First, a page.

Rats and Sinking Ships

“So long and thanks for all the fish.” I know I’m mixing up my animals but doesn’t Kelvin MacKenzie seem a bit of an ingrate? He has done very well by his association with News International (NI) over the years and had been supporting them in their fight to limit damage done by the phone hacking scandal. A couple of months ago, seeing the writing on the wall, he walked away from his column in the Sun to take up a position in the Daily Mail. Our reaction to anything this man does should be similar to the people of Liverpool who have boycotted the Sun since MacKenzie told lies about the fans after the Hillsborough disaster. After all this is the man who in own words says “I want to get the Lonsdale Belt for vile and be personally rude to as many people as possible.”

This last week we had four former NI executives appearing before a parliamentary committee. The two of special interest were Tom Crone and Colin Myler. Both had issued a joint statement after James Murdoch’s earlier appearance at the same committee, saying he was mistaken in reporting they hadn’t told him the large settlement with Peter Taylor was necessary because Taylor’s lawyers had proof of more News of the World journalists being involved in the hacking, rather than just the one admitted.

It’s becoming likely that more NI people are going to be serving at Her Majesty’s pleasure within the next couple of years. The problem for people like Andy Coulson is the bar has already been set by the sentences on Clive Goodman (4 months) and Glenn Mulcaire (6 months). It’s difficult to see how a judge could hand out lesser times than have already be awarded. How high can this go in terms of senior management? Well Rebekah Brooks has been charged and James Murdoch must be very close to getting a tug.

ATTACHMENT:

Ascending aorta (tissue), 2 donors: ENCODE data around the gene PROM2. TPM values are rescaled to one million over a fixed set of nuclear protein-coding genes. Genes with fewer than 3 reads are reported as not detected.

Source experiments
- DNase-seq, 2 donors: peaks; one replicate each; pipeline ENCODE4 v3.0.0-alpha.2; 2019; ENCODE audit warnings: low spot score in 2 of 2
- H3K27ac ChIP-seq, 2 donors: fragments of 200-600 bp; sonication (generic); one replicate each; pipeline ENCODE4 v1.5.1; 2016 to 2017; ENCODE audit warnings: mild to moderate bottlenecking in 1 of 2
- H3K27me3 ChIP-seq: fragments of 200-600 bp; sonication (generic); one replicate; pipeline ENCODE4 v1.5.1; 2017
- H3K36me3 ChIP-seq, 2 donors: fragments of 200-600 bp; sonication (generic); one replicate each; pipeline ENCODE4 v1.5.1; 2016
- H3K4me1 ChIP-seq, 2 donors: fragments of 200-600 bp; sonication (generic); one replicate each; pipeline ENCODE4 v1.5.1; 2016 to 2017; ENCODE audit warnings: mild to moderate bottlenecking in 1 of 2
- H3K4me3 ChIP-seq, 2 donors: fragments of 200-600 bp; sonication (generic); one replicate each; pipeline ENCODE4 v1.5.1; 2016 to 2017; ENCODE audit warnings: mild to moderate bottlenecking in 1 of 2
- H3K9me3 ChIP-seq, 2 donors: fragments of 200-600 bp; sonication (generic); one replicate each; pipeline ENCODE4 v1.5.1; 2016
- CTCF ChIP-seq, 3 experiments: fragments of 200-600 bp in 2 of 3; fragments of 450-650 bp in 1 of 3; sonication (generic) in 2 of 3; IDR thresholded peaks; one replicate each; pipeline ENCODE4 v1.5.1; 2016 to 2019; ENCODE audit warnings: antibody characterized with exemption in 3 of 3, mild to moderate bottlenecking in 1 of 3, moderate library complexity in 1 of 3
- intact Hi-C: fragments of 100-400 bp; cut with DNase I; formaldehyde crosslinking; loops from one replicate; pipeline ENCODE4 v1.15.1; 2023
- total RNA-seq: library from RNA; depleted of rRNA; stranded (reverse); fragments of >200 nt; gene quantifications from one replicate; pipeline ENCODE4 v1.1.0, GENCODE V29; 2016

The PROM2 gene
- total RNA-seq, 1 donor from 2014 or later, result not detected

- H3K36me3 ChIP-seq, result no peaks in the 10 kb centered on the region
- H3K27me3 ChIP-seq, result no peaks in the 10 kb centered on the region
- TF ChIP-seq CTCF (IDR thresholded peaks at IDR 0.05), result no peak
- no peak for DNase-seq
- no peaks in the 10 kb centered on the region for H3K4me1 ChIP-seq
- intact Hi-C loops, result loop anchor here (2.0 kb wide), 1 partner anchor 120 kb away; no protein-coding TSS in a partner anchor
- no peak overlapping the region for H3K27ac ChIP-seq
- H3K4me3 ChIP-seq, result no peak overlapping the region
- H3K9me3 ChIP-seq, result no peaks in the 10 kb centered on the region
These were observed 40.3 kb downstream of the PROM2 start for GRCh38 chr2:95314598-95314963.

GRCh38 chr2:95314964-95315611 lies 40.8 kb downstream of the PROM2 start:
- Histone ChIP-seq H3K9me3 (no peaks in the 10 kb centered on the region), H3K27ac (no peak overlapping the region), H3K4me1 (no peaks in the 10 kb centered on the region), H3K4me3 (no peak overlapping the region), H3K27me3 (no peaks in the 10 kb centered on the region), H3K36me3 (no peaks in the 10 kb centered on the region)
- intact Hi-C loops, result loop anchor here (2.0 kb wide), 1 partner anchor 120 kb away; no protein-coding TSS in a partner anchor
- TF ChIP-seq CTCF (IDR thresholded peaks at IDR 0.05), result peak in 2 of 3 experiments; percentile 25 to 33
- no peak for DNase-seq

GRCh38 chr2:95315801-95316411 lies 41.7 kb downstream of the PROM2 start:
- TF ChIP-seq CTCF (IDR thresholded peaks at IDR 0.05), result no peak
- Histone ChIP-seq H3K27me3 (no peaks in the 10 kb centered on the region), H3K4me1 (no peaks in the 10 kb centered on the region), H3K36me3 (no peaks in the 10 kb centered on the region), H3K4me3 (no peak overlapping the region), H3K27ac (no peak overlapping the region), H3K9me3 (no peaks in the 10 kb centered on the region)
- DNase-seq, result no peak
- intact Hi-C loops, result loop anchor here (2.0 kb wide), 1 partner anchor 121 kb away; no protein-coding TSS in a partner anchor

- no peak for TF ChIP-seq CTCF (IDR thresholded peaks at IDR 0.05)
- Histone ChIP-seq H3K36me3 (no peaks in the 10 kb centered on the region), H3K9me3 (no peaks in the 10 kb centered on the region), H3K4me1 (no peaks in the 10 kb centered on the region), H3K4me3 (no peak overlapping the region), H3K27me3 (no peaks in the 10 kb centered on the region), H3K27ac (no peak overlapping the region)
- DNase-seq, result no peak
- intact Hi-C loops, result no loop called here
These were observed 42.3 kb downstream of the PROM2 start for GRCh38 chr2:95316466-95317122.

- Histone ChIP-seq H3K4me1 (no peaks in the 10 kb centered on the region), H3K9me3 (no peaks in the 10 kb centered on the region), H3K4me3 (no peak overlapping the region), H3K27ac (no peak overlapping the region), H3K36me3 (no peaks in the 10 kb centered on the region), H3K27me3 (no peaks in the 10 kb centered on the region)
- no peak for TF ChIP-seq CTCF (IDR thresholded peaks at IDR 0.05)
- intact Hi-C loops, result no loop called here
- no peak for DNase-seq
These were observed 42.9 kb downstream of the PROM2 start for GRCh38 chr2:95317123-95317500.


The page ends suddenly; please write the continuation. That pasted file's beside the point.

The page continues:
I read in relation to this phone hacking scandal that the FBI and NYPD look for the tipping point when trying to roll up organized crime outfits. Starting with a few soldiers being apprehended they watch for the top bosses to start kicking out the middle management as they are implicated in order to save themselves. The bosses then have to be fearful that these people don’t start to tell stories about those above them. Eventually the bosses are all that’s left. Now both the FBI and the New York cops are usually after, and get the top mafia bosses. Let’s hope that Scotland Yard takes a similar stand.

Just patting myself on the back, but I blogged back in January 2008 we should be pushing for better media laws to stop people like Murdoch getting such power. I also warned that Brown shouldn’t be expecting Murdoch to support him in the coming election. Then again what do I know? Two excerpts from this post below.